Pages

Photographs by Meadow Linn

Wednesday, February 22, 2012

The Chicken or the Egg?

My hen Sapphire

There’s still a chill in the air, but I’m already making plans for the months ahead. As I was looking at seed catalogs and dreaming of the beautiful herbs, flowers, and vegetables that’ll grow in my garden this summer, I started to think about the metaphorical seeds we plant in the spring, the time that traditionally represents new beginnings.

In this time of starting anew, I’m wondering how to begin…

First blossoms of the year in my dad's fruit orchard
Up until this point, family, school, and work have dictated most of my life. I grew up in Seattle because that’s where my parents lived. Then off to Massachusetts I went because I got accepted at my dream college. After that, I flew to Paris for graduate school. Upon finishing my thesis, I landed at a boarding school in Maine for my first job. Then, Los Angeles beckoned with a teaching position I couldn’t refuse. Four years later, I left education to pursue my passion for cooking and writing. My parents’ town of Paso Robles, in California wine country—ranked one of the “foodiest small towns” by Bon Appétit—was an obvious choice.

Now nearly three years hence, I enjoy this town and love having my parents just up the road, but I still haven’t set down roots. Friends have always been important to me; yet, I haven’t created much of a community here.

Downtown Paso Robles
When my parents came here from Seattle 11 years ago, they planned to stay forever. But, things change.

Although their move doesn’t necessarily mean I’ll move, it’s made me start to evaluate my own life and whether or not my future is here. Since most of my work is mobile, for the first time, my destiny doesn’t depend on anything other than the whisperings of my heart, which is both frightening and exhilarating.

In August I decided to take a break from dating, but I’m feeling the itch to get back out there and find a man to marry and start a family with. But, to grow a beautiful garden or a wonderful life, you can’t throw just any seeds in the ground, walk away, and expect miracles. Just as I spend hours pouring over seed catalogs to choose the right varieties of vegetables and then carefully plant, water, and nurture the seeds into a bountiful harvest, it’s the same with the metaphorical seeds we plant. Unfortunately, we can’t just scatter them willy-nilly and wait for our perfect life to unfurl. We have to make calculated decisions and take action.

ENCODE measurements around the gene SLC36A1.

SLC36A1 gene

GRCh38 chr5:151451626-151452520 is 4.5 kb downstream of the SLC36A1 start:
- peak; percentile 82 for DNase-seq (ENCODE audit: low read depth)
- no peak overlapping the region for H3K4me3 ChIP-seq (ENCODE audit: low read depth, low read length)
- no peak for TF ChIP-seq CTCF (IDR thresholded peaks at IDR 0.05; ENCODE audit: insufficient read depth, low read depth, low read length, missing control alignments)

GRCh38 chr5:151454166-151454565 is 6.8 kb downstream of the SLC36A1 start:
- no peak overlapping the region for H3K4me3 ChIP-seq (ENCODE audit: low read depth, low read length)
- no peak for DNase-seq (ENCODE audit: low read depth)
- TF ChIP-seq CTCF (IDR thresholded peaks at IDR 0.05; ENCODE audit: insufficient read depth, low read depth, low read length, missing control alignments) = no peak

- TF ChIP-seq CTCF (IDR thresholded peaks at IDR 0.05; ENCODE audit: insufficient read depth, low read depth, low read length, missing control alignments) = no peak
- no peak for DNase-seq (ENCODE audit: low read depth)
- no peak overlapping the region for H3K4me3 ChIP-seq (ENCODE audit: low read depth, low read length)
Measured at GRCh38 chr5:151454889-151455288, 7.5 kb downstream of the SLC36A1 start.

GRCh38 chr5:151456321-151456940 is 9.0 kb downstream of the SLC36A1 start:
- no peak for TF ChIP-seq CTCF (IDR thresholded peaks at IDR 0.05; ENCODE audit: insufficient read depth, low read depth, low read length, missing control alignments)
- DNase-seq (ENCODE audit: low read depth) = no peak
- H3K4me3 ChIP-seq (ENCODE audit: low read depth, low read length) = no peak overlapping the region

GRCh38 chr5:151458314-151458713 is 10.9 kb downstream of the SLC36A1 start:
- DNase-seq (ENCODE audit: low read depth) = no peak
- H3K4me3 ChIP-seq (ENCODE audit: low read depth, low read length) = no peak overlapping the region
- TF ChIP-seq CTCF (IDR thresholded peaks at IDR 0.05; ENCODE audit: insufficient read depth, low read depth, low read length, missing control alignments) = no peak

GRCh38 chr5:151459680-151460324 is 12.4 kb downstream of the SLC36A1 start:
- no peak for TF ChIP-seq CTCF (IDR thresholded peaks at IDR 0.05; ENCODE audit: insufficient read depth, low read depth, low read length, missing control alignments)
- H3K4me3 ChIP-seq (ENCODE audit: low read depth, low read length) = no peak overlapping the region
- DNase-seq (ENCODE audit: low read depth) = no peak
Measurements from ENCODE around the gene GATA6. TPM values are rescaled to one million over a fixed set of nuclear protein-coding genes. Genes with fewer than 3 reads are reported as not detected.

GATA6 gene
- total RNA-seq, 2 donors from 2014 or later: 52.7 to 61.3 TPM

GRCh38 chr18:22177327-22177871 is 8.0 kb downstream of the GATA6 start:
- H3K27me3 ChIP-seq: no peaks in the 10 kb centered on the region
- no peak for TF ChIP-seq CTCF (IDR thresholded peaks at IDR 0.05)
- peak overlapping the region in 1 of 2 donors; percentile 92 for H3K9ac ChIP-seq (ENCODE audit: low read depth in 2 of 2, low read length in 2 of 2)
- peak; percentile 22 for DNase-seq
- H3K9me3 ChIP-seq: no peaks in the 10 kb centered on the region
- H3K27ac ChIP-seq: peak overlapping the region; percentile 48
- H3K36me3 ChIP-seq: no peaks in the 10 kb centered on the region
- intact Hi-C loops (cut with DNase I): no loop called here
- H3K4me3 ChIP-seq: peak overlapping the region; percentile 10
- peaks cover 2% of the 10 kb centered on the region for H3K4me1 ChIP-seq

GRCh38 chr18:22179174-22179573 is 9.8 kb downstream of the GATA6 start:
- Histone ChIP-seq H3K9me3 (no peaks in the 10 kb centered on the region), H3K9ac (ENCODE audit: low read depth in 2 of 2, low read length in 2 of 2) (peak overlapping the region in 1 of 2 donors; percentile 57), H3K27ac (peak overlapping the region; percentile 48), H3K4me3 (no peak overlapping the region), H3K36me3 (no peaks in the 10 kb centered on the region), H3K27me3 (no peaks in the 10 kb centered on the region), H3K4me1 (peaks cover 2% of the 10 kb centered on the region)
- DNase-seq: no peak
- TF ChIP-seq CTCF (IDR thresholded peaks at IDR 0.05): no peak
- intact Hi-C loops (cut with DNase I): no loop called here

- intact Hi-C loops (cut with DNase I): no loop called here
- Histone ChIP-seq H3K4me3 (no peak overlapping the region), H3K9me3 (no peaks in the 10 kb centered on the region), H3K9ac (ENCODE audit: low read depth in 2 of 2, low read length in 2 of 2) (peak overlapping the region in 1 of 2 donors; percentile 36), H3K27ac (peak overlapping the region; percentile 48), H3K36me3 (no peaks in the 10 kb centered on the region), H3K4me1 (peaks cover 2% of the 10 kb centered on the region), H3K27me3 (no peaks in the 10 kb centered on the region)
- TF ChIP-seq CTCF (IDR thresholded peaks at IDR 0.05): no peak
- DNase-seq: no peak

My very first egg from my small flock of hens
Right now, however, I’m not sure what actions to take. Do I start with the chicken or the egg? Do I move to a city or town that I think might feed my soul and then find my dream man, or do I find the man and then move to where he is? Life is full of big questions like these; however, only when we hone in on what we truly desire and take steps in that direction can we reap the bounty. When you plant seeds, they may grow differently than you expect, but their fruit only exists as a result of your initial actions of planting and tending to them.

As we approach the season of new beginnings, what seeds will you be planting? In what ways will you nurture them?

The harvest of Delicata squash from my garden

Nurturing Baked Delicata 

While we make plans to plant seeds (both actual and metaphorical), use these cold winter nights to pull inward, nurture yourself, and replenish your energy for the powerful new beginnings ahead.

There’s nothing quite as warm and comforting as winter squash. This recipe for Delicata squash is simple but very satisfying.

Delicata squash (plan 1 to 2 halves per person)
Maple syrup
Saigon cinnamon (also called Vietnamese cinnamon)

Preheat the oven to 400ºF. Wash the squash and then cut in half lengthwise. Use a small spoon to scoop out the seeds. Place the squash, cut side up, on a baking sheet lined with parchment paper. Judiciously drizzle with maple syrup (they’re already pretty sweet on their own) and sprinkle with Saigon cinnamon. Bake until soft and slightly browned, about 1 hour.

Delicata squash growing in my garden last summer
Baked Delicata